It’s by far the largest single-family housing development in Baldwin County, but some say it’s the biggest east of the Mississippi River. If you’re not among the nearly one-third of Daphne residents who live in Lake Forest today, chances are you know someone who does or someone who did.
Originally platted in the early 1970s, Lake Forest currently has more than 3,000 homes and over 10,000 residents. Perhaps most popular for its convenient location — just off Interstate 10 and less than a 15-minute drive to downtown Mobile — the neighborhood is also one of the few on the Eastern Shore where you can still find a large inventory of relatively inexpensive homes. In fact, a search of real estate listings this week returned 64 homes in Daphne priced below $200,000. Forty-two are in Lake Forest. A separate search returned 163 listings for houses in Daphne priced at $300,000 or more. None are in Lake Forest.
“Nature abounds,” boasts a listing for a newer-model $189,000 brick home on Mellattau Circle. “Perfect for people on the go,” states another listing for a $164,900 two-story home on Avon Circle, built in the 1980s. “Easy access to I-10, shopping, restaurants and grocery stores,” the description reads for an architecturally peculiar $147,400 home on Paige Circle.
Many listings also call attention to amenities the entire neighborhood shares: an 18-hole golf course, tennis courts, a yacht club, horse stables, three community pools, a city park and neighborhood clubs and organizations for children, families and seniors. Further in the fine print though, it’s noted those amenities aren’t free.
The seven-member Board of Directors of the Lake Forest Property Owners Association (POA) recently voted to raise monthly dues to $70 per household, generating an annual budget of roughly $2.9 million, according to internal financial documents provided to Lagniappe. But for some residents — many of whom are fixed-income retirees or first-time home buyers — $840 in annual dues is too much.
Last month, the newly formed Lake Forest Home Owners Group presented a petition with 1,364 signatures to the Daphne City Council, urging the city not to issue building permits or do any business with the Lake Forest POA until resident complaints are resolved. The city suggested its hands were tied, but encouraged the residents to work with the POA board.
Aside from several recent dues increases imposed by the board without a vote of the general membership, the petitioners also expressed concerns about financial and administrative transparency. They claim the board has recently amended covenants and bylaws to give board members longer terms, eliminate term limits and exercise a voting bloc that can likely never be overruled by the membership at large.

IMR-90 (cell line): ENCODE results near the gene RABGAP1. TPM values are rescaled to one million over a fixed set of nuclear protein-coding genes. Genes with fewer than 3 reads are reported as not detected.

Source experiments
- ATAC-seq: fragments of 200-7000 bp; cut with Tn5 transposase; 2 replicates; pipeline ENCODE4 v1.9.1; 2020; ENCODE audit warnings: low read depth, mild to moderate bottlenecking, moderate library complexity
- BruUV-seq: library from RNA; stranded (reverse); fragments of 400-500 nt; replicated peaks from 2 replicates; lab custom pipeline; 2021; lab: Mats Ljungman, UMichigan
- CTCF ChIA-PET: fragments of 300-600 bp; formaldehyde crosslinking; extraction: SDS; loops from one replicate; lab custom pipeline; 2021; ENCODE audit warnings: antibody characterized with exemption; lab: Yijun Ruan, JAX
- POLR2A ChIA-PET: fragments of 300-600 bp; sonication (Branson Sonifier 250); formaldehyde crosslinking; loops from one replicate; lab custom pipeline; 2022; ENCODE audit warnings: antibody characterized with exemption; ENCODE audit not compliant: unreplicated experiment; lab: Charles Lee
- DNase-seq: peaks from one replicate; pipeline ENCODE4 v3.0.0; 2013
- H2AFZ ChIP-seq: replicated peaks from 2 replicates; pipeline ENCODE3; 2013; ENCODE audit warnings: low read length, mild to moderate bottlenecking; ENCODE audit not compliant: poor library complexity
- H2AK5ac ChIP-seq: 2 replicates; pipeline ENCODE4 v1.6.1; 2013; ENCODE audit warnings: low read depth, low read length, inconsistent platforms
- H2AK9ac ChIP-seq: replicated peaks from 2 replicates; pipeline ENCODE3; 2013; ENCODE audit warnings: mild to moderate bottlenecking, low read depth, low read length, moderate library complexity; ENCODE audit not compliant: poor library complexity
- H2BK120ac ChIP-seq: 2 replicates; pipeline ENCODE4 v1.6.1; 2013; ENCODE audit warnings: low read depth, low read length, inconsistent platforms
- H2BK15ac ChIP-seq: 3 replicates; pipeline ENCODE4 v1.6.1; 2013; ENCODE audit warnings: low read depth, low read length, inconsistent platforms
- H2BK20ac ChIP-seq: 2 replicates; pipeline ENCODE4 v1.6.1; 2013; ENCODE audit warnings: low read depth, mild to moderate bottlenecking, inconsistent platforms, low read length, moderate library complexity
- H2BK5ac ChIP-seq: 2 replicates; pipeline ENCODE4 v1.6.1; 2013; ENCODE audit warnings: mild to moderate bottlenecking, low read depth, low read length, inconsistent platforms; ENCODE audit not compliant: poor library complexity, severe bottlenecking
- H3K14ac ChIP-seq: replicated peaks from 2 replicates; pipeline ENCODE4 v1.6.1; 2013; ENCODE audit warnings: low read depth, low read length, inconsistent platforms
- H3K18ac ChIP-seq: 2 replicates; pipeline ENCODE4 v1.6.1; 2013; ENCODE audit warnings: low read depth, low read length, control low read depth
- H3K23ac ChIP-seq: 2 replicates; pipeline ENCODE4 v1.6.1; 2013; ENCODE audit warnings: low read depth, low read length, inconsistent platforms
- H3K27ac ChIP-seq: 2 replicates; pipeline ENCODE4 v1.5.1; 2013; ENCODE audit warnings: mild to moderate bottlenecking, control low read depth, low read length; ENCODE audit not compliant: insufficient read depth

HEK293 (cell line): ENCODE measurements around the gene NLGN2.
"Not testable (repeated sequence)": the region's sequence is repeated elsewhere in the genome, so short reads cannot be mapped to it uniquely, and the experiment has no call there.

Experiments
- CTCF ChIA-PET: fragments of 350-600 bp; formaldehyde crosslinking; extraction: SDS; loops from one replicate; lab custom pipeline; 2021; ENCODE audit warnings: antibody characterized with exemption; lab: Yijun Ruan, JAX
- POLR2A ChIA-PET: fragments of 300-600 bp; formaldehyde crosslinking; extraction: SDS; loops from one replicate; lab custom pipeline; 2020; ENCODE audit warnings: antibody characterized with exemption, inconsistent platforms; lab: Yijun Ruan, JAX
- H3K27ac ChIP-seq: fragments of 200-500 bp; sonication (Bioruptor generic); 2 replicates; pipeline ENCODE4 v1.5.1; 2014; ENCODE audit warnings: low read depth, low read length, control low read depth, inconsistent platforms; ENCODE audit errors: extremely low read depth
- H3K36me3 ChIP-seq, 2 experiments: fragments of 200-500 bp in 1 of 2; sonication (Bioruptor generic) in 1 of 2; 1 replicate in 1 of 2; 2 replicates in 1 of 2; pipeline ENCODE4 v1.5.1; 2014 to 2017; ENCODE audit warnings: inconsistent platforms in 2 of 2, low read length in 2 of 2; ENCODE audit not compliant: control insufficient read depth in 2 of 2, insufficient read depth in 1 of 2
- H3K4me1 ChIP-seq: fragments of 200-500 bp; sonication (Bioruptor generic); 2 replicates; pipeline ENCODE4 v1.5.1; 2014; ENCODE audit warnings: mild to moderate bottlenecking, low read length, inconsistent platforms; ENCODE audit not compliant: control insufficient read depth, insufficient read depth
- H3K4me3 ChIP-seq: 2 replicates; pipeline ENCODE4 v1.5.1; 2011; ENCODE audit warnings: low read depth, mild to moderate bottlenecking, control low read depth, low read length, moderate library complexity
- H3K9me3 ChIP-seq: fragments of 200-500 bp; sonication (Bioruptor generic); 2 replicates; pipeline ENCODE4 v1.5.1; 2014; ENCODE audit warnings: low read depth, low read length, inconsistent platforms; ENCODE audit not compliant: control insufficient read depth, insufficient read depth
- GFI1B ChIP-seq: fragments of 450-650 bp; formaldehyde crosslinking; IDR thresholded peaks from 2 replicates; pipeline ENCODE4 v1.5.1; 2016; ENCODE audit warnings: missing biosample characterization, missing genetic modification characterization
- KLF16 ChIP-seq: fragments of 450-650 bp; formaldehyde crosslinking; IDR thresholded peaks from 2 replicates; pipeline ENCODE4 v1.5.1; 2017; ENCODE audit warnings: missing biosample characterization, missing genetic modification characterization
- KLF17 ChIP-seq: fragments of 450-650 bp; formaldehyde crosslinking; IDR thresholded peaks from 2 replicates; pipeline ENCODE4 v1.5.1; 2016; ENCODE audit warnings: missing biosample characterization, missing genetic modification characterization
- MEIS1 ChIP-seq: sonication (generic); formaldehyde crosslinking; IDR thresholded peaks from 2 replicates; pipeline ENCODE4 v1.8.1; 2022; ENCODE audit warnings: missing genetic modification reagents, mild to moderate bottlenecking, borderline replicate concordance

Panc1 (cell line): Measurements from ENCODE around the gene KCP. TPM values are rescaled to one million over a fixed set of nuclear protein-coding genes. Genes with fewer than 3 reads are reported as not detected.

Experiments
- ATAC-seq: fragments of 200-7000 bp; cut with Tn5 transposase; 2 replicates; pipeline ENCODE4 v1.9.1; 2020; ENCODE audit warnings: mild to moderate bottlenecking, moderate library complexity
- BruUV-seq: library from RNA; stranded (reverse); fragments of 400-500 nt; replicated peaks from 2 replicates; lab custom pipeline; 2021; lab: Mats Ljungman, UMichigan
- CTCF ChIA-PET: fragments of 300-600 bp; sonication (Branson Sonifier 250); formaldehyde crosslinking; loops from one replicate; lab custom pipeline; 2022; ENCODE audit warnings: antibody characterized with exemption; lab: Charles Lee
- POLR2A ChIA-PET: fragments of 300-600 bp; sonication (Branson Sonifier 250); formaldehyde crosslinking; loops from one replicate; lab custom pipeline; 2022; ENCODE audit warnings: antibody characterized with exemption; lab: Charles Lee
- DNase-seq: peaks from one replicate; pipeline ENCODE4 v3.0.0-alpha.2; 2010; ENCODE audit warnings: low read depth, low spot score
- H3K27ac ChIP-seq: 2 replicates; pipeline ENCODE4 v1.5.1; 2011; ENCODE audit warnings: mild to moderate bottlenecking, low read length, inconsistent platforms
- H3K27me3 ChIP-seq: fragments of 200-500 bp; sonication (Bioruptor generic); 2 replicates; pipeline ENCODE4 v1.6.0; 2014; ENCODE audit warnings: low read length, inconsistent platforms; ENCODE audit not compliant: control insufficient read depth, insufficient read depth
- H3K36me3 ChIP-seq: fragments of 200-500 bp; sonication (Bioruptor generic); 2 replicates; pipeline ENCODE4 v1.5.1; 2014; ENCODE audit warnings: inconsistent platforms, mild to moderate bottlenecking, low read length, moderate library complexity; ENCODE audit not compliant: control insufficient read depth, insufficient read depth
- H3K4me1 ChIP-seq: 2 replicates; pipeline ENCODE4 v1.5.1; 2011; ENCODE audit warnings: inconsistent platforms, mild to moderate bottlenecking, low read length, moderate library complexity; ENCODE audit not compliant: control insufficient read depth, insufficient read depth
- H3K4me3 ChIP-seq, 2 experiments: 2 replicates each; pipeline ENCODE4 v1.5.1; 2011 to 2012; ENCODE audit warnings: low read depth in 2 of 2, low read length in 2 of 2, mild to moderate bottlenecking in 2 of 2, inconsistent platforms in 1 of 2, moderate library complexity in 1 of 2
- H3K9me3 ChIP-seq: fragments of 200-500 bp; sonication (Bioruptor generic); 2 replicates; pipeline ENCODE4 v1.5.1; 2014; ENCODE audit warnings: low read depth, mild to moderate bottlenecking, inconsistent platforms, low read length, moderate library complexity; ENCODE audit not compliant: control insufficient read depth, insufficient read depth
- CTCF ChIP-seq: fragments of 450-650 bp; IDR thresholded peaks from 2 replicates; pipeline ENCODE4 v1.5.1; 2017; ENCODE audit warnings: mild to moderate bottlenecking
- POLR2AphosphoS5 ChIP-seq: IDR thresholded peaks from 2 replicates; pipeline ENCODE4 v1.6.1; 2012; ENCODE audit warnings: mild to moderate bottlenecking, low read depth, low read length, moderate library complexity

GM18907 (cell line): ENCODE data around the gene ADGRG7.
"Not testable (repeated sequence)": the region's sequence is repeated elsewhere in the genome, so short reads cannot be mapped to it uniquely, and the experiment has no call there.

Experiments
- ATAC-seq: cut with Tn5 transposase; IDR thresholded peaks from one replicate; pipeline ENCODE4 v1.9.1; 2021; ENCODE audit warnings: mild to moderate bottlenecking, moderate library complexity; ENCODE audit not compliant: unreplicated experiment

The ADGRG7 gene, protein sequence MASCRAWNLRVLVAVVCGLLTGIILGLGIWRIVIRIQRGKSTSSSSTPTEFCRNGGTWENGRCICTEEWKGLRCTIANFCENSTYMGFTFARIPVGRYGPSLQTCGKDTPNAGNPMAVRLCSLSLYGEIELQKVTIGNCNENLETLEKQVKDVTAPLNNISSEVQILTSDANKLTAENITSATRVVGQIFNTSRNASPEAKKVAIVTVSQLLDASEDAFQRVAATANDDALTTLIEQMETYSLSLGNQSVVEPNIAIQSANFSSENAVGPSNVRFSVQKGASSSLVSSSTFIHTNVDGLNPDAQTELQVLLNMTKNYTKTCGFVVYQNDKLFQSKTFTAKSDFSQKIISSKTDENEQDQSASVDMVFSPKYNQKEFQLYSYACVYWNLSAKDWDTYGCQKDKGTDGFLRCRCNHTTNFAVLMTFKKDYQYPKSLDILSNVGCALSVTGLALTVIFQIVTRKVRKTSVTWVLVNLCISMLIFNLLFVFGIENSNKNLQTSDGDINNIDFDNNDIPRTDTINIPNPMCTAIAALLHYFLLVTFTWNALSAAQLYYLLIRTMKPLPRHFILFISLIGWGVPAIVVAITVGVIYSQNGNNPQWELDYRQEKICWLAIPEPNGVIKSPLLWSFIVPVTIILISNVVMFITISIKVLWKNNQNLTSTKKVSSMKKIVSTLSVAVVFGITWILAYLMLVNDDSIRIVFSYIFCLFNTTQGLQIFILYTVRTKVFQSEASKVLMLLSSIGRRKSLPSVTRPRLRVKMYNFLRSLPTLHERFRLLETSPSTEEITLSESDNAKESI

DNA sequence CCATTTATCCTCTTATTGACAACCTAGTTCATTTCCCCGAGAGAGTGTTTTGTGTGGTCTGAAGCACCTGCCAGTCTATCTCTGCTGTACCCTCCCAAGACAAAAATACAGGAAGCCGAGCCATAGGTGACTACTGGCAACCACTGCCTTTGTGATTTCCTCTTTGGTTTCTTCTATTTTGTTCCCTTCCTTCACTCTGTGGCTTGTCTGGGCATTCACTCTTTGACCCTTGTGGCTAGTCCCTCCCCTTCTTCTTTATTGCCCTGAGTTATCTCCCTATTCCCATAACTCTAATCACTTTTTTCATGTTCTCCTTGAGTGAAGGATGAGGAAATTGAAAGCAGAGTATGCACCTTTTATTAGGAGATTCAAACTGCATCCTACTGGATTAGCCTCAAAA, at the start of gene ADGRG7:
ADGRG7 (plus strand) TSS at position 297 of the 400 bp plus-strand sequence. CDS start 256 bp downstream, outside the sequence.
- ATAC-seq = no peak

Ian Walters, an organizer of the homeowners group and petition, told the council the board has “alienated hundreds of homeowners, raised dues to the level that is crippling people’s budgets and continue to make decisions against the wishes of the majority of the membership.”
“We are being run as a dictatorship by three or four people that operate in secrecy …” he said.
He was not alone.
Resident A first lived in Lake Forest shortly after it was initially developed in the 1970s, before his career took him elsewhere around the country. Eventually he returned, buying a newer home in the subdivision in the mid-2000s. He and his wife, now both retired, are active in neighborhood activities and clubs.
Admitting Lake Forest is still “a pretty darn nice place to live,” Resident A said with recent hikes in dues, it’s becoming increasingly more difficult to budget.
“Young families and older people cannot afford $70 monthly dues,” he said. “Lake Forest has some nice homes, but most people do not use the amenities. Housing values like everywhere have increased, but Lake Forest is one of the few places where most people can afford. It would cost me at least $150,000 to move to an adjacent subdivision like French Settlement, where homes start at $350,000. Lake Forest is a bargain.”